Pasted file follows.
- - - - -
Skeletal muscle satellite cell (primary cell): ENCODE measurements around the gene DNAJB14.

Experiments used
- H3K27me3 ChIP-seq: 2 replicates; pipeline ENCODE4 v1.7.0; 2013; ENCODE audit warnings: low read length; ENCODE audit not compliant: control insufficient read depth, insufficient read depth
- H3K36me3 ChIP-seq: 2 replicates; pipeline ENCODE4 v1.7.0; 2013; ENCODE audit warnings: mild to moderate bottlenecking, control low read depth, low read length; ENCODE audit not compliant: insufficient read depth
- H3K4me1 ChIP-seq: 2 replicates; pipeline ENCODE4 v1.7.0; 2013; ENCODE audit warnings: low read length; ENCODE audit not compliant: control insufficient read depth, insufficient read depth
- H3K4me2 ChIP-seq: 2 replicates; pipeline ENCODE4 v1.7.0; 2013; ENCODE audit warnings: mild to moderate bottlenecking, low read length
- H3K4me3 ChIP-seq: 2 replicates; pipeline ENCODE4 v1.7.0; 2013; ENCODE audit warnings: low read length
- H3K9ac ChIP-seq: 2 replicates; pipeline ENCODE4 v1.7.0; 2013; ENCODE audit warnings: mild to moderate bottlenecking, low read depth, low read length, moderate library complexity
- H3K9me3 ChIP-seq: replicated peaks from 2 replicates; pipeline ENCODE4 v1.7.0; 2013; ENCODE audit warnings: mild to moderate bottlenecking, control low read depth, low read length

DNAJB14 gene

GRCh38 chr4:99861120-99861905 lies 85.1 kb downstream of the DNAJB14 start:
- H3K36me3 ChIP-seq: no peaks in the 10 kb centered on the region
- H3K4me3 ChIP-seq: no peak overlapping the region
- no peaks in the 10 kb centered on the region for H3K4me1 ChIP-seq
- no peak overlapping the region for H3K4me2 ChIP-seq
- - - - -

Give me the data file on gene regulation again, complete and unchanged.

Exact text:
Skeletal muscle satellite cell (primary cell): ENCODE measurements around the gene DNAJB14.

Experiments used
- H3K27me3 ChIP-seq: 2 replicates; pipeline ENCODE4 v1.7.0; 2013; ENCODE audit warnings: low read length; ENCODE audit not compliant: control insufficient read depth, insufficient read depth
- H3K36me3 ChIP-seq: 2 replicates; pipeline ENCODE4 v1.7.0; 2013; ENCODE audit warnings: mild to moderate bottlenecking, control low read depth, low read length; ENCODE audit not compliant: insufficient read depth
- H3K4me1 ChIP-seq: 2 replicates; pipeline ENCODE4 v1.7.0; 2013; ENCODE audit warnings: low read length; ENCODE audit not compliant: control insufficient read depth, insufficient read depth
- H3K4me2 ChIP-seq: 2 replicates; pipeline ENCODE4 v1.7.0; 2013; ENCODE audit warnings: mild to moderate bottlenecking, low read length
- H3K4me3 ChIP-seq: 2 replicates; pipeline ENCODE4 v1.7.0; 2013; ENCODE audit warnings: low read length
- H3K9ac ChIP-seq: 2 replicates; pipeline ENCODE4 v1.7.0; 2013; ENCODE audit warnings: mild to moderate bottlenecking, low read depth, low read length, moderate library complexity
- H3K9me3 ChIP-seq: replicated peaks from 2 replicates; pipeline ENCODE4 v1.7.0; 2013; ENCODE audit warnings: mild to moderate bottlenecking, control low read depth, low read length

DNAJB14 gene

GRCh38 chr4:99861120-99861905 lies 85.1 kb downstream of the DNAJB14 start:
- H3K36me3 ChIP-seq: no peaks in the 10 kb centered on the region
- H3K4me3 ChIP-seq: no peak overlapping the region
- no peaks in the 10 kb centered on the region for H3K4me1 ChIP-seq
- no peak overlapping the region for H3K4me2 ChIP-seq